The goal of this proposal is to develop a significantly safer variant of the anti-cancer biologic drug L- asparaginase (ASNase). ASNases are enzyme drugs that systematically deplete L-asparagine from the blood. First generation ASNases are approved by the FDA for the treatment of acute lymphoblastic leukemia (ALL), a cancer of white blood cells. This generation, including enzymes from E. coli (Elspar) and Erwinia chrysanthemi (Erwinaze), is severely hampered by toxicity which not only reduces the quality of life for patients, but whose effects can be so severe as to be fatal. Side effects stem from two causes ? one coming from the L-glutaminase coactivity of these enzyme drugs and the second from the immunogenicity due to their bacterial origin. To address the immunogenic side effects, second generation ASNases are PEGylated. They include the PEGylated E. coli enzyme (Oncaspar), which is currently the standard of care in the USA, and the PEGylated Erwinia enzyme (Asparec), which is currently in clinical trials. Whereas PEGylation reduces but does not eliminate immunogenicity problems, the side effects caused by their high L- glutaminase coactivity remains a major clinical challenge. Despite ASNases being key drugs in pediatric ALL treatment, these side effects are so pronounced in adults that their use is largely avoided. This factors into the much lower cure rate (~40%) of the adult ALL population. Additionally, ASNase-associated side effects prevent the use of this unique cancer drug in other hematological malignancies (e.g. acute myeloid leukemia) and in solid tumors (e.g. pancreatic cancer), despite strong evidence that ASNases would be effective in treating those cancers. Hence, there is a clear unmet need for an ASNase with reduced immunogenicity and that lacks L-glutaminase coactivity. Recently, we characterized a guinea pig ASNase (GpA) that possess the required low KM property for clinical efficacy and that has exhibited in vivo tumor cell-killing. Notably, we also discovered that GpA is devoid of the toxicity-causing L-glutaminase coactivity. With ~70% sequence identity to human ASNase, GpA should be less immunogenic compared to the bacterial enzymes that share only ~25% sequence identity with the human enzyme. We recently used a genetic screen to identify highly humanized (~86% identity) GpA variants and identified a stable and active C-terminal truncation of GpA comprising the catalytic domain. We call this variant 63N. We also employed structural information to identify surface residues on 63N that can be mutated into cysteines and are appropriately spaced to permit site-specific PEGylation that results in masking the drug from the immune system as well as proteases. This technology is superior to that used in second generation enzymes where lysine PEGylation results in a non-homogenous product, variations between batches, and reduced enzymatic (i.e. drug) activity. An additional advantage of PEGylation is increased in vivo stability that will allow lower dosing at more extended intervals. The goal of this Phase I STTR application is to develop a proof of concept for such a third generation ASNase drug.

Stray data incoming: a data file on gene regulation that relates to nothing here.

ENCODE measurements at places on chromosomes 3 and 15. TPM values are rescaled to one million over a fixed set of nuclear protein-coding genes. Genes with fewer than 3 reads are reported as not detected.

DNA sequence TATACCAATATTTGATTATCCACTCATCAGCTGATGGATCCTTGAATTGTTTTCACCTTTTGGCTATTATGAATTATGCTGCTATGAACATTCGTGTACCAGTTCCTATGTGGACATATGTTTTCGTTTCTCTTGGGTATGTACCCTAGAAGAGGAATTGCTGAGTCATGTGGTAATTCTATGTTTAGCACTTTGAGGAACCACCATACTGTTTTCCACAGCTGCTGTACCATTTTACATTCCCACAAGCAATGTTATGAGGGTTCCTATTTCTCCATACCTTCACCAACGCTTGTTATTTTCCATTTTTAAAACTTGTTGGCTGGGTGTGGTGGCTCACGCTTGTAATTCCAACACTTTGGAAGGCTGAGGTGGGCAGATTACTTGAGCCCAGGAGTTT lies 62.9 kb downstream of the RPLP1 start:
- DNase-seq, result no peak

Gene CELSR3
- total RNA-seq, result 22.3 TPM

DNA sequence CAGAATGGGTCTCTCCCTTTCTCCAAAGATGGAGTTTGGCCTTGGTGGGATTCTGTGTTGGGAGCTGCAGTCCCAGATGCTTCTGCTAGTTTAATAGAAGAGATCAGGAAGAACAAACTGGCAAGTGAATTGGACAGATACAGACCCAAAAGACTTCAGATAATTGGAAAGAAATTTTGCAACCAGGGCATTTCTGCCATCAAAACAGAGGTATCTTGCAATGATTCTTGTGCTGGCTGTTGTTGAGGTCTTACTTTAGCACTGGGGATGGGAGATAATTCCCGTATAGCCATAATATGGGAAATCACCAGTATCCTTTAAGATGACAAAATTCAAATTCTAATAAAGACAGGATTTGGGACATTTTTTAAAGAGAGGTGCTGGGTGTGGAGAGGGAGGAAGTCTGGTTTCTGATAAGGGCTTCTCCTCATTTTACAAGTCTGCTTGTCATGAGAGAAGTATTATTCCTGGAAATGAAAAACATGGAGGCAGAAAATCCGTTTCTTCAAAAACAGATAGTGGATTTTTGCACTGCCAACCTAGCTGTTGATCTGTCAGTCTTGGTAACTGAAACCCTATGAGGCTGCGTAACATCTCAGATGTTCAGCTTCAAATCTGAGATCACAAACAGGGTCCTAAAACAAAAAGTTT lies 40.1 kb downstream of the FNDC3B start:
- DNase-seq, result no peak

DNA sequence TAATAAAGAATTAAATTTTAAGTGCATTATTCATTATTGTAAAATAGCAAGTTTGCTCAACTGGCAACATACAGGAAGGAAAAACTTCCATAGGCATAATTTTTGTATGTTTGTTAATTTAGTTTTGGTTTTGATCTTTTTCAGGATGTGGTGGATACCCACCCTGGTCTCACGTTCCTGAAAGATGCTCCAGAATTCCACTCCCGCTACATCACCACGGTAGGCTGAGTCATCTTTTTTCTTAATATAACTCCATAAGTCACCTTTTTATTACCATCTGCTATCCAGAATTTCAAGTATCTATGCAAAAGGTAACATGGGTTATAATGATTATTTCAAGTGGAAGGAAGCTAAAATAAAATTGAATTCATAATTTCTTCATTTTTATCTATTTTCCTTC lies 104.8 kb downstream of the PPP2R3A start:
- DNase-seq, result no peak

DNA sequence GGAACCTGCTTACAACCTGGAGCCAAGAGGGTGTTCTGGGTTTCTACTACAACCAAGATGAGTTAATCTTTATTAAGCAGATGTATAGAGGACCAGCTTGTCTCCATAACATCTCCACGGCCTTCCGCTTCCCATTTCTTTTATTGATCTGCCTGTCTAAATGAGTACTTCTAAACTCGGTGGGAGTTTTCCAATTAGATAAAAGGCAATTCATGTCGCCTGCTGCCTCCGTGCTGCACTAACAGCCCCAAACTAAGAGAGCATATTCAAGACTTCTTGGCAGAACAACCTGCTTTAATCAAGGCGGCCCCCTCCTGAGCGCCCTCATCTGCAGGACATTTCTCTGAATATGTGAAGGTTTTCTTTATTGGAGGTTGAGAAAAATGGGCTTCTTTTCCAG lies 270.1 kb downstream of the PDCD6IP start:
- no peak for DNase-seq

Public Health Relevance

All currently FDA-approved L-asparaginases, which are critical drugs used to treat acute lymphoblastic leukemia (ALL) patients, are plagued by a wide of array of side effects, some of which can be fatal, caused by (i) the immunogenicity of these bacterial enzyme drugs and (ii) their L-glutaminase coactivity, which often forces halting of treatment in pediatric patients and mostly precludes their use in adult patients, whose cure rate is therefore significantly lower. To minimize the immunological reactions, we will develop a humanized mammalian L-asparaginase masked from the immune system by PEGylation which is also completely devoid of the toxicity- causing L-glutaminase coactivity. This 3rd-generation L-asparaginase holds promise in reducing the healthcare costs by decreasing toxic side effects and also greatly improving the quality of life and cure rate of ALL patients and also potentially other hematological malignancies as well.

National Institute of Health (NIH)
National Cancer Institute (NCI)
Small Business Technology Transfer (STTR) Grants - Phase I (R41)
Project #
Application #
Study Section
Special Emphasis Panel (ZRG1)
Program Officer
Rahbar, Amir M
Project Start
Project End
Budget Start
Budget End
Support Year
Fiscal Year
Total Cost
Indirect Cost
Enzyme by Design, Inc.
United States
Zip Code